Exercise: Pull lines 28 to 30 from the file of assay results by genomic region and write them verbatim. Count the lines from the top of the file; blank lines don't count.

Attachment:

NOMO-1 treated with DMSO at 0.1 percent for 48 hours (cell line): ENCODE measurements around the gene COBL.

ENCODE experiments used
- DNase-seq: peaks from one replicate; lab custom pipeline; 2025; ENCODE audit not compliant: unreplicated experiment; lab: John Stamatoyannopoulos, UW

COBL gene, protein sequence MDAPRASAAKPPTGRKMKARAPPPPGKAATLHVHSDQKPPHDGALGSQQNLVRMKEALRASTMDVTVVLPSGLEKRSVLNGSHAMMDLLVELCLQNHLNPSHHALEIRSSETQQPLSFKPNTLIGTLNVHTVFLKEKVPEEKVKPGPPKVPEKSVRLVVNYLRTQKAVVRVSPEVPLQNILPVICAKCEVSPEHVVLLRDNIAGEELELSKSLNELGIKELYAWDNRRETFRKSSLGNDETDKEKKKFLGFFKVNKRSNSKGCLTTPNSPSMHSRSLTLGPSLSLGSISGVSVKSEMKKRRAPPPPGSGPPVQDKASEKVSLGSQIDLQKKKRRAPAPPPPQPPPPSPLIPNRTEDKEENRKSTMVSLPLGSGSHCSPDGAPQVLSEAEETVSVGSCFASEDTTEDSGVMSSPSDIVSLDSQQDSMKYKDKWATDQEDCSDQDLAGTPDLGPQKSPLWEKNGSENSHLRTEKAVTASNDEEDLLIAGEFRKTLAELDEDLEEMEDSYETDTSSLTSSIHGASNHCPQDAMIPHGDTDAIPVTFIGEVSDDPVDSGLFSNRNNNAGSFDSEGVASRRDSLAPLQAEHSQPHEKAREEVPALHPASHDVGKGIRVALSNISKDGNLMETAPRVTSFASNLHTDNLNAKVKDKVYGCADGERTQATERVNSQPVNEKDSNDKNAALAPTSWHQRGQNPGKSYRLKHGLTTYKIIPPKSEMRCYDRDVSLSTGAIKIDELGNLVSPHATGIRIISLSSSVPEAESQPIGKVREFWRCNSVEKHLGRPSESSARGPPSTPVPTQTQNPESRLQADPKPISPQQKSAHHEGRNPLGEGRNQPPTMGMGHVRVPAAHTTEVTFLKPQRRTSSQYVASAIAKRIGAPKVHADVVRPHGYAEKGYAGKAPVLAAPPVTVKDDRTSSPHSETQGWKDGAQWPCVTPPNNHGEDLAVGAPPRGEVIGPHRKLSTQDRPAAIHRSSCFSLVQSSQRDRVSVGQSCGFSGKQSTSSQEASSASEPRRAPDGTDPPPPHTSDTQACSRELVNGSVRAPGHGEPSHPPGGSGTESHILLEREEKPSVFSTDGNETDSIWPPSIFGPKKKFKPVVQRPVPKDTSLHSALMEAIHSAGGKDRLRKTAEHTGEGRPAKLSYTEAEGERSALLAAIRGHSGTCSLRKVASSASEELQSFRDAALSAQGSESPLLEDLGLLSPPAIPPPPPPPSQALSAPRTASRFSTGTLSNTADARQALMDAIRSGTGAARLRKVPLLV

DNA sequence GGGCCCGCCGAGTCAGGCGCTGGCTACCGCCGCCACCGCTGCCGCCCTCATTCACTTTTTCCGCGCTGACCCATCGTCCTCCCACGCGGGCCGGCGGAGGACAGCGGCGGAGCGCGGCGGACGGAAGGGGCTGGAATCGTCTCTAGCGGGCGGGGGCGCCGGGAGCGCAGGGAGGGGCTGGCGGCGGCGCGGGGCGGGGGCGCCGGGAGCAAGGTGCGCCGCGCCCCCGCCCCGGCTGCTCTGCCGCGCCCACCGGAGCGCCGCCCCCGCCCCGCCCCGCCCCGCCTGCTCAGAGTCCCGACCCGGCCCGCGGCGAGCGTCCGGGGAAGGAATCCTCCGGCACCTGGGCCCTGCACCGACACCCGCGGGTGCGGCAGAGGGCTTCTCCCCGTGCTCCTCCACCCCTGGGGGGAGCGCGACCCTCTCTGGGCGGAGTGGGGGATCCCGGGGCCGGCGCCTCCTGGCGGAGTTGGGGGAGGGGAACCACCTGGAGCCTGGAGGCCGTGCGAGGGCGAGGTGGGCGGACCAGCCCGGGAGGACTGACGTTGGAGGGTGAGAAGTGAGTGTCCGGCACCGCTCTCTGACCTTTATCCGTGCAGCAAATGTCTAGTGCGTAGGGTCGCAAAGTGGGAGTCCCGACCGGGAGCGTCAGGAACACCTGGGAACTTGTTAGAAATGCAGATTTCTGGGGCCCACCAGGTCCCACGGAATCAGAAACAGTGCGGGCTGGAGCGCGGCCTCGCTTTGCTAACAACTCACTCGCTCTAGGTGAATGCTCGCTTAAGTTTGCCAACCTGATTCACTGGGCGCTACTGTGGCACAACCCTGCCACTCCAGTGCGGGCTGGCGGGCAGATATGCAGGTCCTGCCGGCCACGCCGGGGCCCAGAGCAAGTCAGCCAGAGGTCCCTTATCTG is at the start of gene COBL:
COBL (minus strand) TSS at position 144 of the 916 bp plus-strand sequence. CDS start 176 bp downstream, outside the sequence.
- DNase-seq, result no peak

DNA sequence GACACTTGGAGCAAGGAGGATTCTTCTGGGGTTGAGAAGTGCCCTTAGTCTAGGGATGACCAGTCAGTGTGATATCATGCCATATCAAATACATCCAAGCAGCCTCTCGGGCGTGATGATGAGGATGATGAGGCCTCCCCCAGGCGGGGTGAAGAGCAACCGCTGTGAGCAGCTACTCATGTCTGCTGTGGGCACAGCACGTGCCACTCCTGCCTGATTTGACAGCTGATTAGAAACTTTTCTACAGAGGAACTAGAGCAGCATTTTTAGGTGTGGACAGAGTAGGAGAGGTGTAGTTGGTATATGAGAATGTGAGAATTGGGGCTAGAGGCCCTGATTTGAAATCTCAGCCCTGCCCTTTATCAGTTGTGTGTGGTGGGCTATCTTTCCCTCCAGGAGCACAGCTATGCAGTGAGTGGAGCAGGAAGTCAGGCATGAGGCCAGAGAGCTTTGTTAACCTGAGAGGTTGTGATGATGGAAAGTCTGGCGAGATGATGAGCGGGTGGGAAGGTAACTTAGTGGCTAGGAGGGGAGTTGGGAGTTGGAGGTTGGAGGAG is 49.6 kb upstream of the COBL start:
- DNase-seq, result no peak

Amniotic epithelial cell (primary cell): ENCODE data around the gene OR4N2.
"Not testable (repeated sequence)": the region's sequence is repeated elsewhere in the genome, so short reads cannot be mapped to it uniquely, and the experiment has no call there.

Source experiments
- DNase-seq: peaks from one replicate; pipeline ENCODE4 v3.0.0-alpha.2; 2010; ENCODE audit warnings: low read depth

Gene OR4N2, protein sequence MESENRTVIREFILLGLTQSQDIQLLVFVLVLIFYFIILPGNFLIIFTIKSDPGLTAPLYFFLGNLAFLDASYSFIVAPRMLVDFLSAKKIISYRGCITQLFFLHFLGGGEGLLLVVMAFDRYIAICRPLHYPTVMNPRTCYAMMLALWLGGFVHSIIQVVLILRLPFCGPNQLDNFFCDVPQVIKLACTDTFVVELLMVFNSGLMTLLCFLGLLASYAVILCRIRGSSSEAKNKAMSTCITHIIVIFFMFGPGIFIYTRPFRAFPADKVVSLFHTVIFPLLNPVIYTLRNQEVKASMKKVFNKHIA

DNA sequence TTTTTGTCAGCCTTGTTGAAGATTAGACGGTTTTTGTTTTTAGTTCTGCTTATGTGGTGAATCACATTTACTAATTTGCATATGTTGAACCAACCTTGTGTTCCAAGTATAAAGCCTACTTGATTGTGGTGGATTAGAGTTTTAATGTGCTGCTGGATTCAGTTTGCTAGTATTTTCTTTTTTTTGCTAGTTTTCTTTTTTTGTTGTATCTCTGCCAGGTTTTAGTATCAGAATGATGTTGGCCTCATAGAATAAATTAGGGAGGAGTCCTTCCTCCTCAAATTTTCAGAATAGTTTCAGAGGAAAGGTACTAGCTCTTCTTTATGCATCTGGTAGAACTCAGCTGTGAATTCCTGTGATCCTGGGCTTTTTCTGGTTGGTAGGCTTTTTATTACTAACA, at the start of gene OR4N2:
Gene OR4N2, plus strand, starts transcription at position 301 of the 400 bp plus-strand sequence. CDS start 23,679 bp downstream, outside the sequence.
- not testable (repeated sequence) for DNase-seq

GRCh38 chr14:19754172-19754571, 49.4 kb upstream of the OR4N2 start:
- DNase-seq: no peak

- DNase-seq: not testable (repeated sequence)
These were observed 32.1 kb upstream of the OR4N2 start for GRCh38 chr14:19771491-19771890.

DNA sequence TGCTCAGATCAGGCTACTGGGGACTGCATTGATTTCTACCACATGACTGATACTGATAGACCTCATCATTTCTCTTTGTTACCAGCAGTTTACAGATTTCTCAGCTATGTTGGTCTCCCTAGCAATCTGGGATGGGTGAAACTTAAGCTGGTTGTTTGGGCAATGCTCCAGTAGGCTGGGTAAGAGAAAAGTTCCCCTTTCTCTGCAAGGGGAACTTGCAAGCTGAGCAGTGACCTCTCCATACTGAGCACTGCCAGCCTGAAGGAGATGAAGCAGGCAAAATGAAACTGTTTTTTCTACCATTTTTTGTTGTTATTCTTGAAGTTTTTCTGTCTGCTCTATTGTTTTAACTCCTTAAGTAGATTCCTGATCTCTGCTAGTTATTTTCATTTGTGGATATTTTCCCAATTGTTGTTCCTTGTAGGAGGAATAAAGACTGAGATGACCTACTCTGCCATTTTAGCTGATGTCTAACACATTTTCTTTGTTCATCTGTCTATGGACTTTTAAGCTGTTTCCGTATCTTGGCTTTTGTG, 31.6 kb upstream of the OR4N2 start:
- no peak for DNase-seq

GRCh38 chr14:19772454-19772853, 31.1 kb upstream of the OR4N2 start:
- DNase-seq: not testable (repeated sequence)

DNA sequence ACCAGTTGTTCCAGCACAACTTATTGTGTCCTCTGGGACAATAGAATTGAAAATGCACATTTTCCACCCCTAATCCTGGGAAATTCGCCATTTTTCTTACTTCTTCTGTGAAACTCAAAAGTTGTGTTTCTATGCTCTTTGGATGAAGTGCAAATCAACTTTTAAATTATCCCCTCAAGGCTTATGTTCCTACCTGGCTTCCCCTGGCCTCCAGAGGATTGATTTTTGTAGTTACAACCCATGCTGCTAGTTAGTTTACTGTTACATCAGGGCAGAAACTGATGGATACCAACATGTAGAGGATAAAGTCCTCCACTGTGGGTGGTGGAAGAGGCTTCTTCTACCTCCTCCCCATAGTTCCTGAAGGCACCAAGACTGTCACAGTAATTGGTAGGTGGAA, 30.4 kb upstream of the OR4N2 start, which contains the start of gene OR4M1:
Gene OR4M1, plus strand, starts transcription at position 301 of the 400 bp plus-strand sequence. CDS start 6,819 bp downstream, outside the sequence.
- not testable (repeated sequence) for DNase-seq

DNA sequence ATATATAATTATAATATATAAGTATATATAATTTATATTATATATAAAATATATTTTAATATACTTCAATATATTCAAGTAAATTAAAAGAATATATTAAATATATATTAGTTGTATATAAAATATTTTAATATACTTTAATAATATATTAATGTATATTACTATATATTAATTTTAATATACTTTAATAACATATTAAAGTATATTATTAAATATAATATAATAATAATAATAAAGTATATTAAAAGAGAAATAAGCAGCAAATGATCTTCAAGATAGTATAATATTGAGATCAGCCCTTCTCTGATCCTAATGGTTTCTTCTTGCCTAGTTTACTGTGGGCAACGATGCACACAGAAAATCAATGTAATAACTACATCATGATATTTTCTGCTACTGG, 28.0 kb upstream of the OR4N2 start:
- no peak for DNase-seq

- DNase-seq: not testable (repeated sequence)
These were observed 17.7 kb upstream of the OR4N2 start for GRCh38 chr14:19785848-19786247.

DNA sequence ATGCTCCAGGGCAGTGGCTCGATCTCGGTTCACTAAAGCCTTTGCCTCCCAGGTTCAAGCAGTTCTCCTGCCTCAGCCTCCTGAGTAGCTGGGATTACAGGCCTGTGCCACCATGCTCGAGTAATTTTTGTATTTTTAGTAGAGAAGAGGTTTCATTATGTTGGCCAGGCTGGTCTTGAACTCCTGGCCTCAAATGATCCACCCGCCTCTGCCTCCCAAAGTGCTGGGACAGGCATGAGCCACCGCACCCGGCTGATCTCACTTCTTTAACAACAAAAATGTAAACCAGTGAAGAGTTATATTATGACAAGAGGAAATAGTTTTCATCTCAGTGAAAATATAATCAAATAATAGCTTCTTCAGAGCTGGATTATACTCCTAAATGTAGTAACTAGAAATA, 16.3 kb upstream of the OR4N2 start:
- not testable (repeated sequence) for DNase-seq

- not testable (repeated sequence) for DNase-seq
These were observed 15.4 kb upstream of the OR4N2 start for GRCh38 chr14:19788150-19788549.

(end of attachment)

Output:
- not testable (repeated sequence) for DNase-seq

DNA sequence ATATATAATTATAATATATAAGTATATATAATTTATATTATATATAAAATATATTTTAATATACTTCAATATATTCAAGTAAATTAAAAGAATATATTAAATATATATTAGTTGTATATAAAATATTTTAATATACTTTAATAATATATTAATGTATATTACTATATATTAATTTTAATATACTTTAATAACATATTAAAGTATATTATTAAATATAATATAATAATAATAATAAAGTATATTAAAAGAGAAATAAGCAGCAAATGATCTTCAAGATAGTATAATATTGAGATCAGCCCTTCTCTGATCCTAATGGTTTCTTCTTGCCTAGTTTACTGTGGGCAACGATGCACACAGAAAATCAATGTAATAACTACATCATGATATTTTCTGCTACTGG, 28.0 kb upstream of the OR4N2 start:
- no peak for DNase-seq